Well, there may be life in the Big Guy yet. GODZILLA VS. MECHAGODZILLA is a fun film when it's about giant monsters beating the bejesus out of each other, but a somewhat tedious one when it's about the human beings.
Not that the human parts are all bad. After all, it is the human side of the film that gives us the goofy and oft-repeated story of the aliens who want to take over the Earth. Normally, aliens in these film use mind-control over the giant monsters to achieve their ends, but this crew takes a page out of Dr. Who (from KING KONG ESCAPES, not the British TV show) and build themselves a mechanical Godzilla, complete with about 75 different kinds of weapons to destroy everything in sight. It is also the human part of the film that reveals the ancient prophecies about the giant monster who will set cities on fire, and the two giant monsters who will rise to defeat him. There are several veterans in the cast, including Akihiko Hirata, who played Dr. Serizawa in the original GOJIRA and last seen in SON OF GODZILLA. The problem is that there are two different sets of good guys and gals, plus several interpol agents (always the first ones to call during alien invasions) and not enough is made of their individual characters to keep them all straight. They get the job done, but they are let down by the script.
The monster parts, however, save the film. Mechagodzilla originally shows up with an outer coating that makes him look exactly like Godzilla, but when the real Godzilla shows up, boy, is he pissed (the design of this particular suit makes Godzilla look angry all the time, every scene he is in - it's a good look). When the outer skin of Mechagodzilla melts away, we have a giant robot Godzilla who can shoot just about anything - missiles, atomic breath, lightning bolts - out of some part of his body. At one point, the real Godzilla gets goes down like Sonny Corleone at the tollbooth, bleeding profusely and with several missiles stuck in his body! (Unlike Sonny, he gets better). The explosions of the 1970s film are a lot more realistic and exciting than those of the earlier films, and are sometimes in stark contrast to the cartoony pro-wrestling monster action supposedly causing them.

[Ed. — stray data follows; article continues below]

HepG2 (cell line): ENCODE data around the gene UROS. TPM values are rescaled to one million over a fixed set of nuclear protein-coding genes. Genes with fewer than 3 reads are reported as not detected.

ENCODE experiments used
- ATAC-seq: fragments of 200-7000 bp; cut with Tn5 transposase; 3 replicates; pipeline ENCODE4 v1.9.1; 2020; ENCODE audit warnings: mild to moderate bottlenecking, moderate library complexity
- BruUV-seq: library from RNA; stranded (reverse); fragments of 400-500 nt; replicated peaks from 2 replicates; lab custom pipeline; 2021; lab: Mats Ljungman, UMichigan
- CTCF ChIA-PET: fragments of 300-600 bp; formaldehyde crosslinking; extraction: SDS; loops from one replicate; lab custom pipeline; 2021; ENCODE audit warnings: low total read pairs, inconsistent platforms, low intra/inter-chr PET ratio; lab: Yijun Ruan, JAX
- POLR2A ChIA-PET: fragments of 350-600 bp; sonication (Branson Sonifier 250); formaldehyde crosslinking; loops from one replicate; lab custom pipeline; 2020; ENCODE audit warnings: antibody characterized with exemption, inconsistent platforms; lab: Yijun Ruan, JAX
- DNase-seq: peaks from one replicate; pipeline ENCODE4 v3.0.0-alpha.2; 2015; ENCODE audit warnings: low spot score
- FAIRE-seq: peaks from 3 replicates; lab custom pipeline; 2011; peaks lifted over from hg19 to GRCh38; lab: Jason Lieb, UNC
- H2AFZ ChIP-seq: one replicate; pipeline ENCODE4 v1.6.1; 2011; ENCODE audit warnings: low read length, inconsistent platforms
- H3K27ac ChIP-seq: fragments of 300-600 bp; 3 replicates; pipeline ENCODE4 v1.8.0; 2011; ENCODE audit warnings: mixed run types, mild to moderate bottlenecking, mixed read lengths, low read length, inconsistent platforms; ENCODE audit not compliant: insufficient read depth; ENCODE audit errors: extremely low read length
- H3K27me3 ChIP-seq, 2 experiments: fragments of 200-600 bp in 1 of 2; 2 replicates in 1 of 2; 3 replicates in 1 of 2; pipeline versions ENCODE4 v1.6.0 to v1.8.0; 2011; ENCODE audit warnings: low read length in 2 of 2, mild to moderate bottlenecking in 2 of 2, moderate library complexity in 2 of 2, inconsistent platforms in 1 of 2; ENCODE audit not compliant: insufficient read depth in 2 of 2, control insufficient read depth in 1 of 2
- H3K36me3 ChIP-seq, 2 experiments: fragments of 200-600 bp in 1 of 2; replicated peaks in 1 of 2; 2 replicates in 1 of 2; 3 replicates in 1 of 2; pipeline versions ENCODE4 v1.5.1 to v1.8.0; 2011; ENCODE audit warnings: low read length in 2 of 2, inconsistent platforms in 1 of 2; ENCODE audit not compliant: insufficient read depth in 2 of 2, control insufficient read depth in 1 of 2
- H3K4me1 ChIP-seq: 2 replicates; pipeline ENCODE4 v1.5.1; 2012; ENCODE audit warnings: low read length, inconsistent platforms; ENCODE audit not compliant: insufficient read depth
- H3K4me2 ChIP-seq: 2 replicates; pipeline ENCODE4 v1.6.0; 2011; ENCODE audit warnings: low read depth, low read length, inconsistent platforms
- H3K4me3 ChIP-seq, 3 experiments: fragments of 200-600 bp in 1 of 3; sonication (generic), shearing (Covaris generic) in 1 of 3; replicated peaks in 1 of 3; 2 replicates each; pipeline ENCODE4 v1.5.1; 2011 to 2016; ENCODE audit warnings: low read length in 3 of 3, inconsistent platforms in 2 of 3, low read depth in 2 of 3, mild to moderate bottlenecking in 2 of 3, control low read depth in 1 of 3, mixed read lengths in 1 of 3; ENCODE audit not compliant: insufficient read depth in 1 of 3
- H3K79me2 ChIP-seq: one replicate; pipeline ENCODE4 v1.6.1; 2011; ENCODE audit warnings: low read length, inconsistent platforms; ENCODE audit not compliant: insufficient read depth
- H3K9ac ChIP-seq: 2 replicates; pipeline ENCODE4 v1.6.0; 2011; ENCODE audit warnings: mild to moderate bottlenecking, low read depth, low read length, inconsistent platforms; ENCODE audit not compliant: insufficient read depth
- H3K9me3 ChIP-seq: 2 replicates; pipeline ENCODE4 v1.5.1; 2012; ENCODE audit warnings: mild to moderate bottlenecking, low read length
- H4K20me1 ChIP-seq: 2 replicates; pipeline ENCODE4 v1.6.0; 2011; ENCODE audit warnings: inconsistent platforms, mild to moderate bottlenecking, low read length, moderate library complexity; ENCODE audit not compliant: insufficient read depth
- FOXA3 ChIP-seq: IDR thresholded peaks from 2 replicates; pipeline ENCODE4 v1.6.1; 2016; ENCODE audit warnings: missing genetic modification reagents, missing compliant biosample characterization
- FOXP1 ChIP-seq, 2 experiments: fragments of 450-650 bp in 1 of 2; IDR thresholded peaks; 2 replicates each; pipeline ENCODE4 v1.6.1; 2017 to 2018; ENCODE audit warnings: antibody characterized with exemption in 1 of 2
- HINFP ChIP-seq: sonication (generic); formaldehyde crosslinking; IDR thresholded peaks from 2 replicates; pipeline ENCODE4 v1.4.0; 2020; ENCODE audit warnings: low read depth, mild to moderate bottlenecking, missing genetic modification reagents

There's a lot of talk and chatter about a monster called King Seeser (aka Caesar), who, according to the prophecies nobody can shut up about, is supposed to show up and help defeat Mechagodzilla. It takes a princess with a song as long as "Hey Jude" to rouse this creature awake, and when he does finally join the action, he turns out to be as pointless as hair on a bowling ball. A cross between a Pekingese and Bert Lahr's Cowardly Lion, it takes him about five minutes into his first encounter with Robo-zilla before he's cowering behind a mountain, and then for most of the battle, he is on the sidelines. You have to wonder why they even brought him into the movie - he is the least effective giant monster ever! Anguirus makes a cameo and is almost as useless, although his roars apparently alert the real Godzilla to the imposter Godzilla.
The evil aliens fail once again to take over the Earth (note: you guys should establish more than one base on Earth, and try to develop several backup plans) but this is not the last we will see of Mechagodzilla. He will return in TERROR OF MECHAGODZILLA, the final Godzilla film of the original series. ½- JB
NOTE: 1: The film was known as GODZILLA VS. BIONIC MONSTER in the U.S., to cash in on the popularity of The Six Million Dollar Man, the popular television show about an astrounaut who was injured in a crash and had several body parts replaced with "Bionic" implants.Godzilla and Friends The Secret Vortex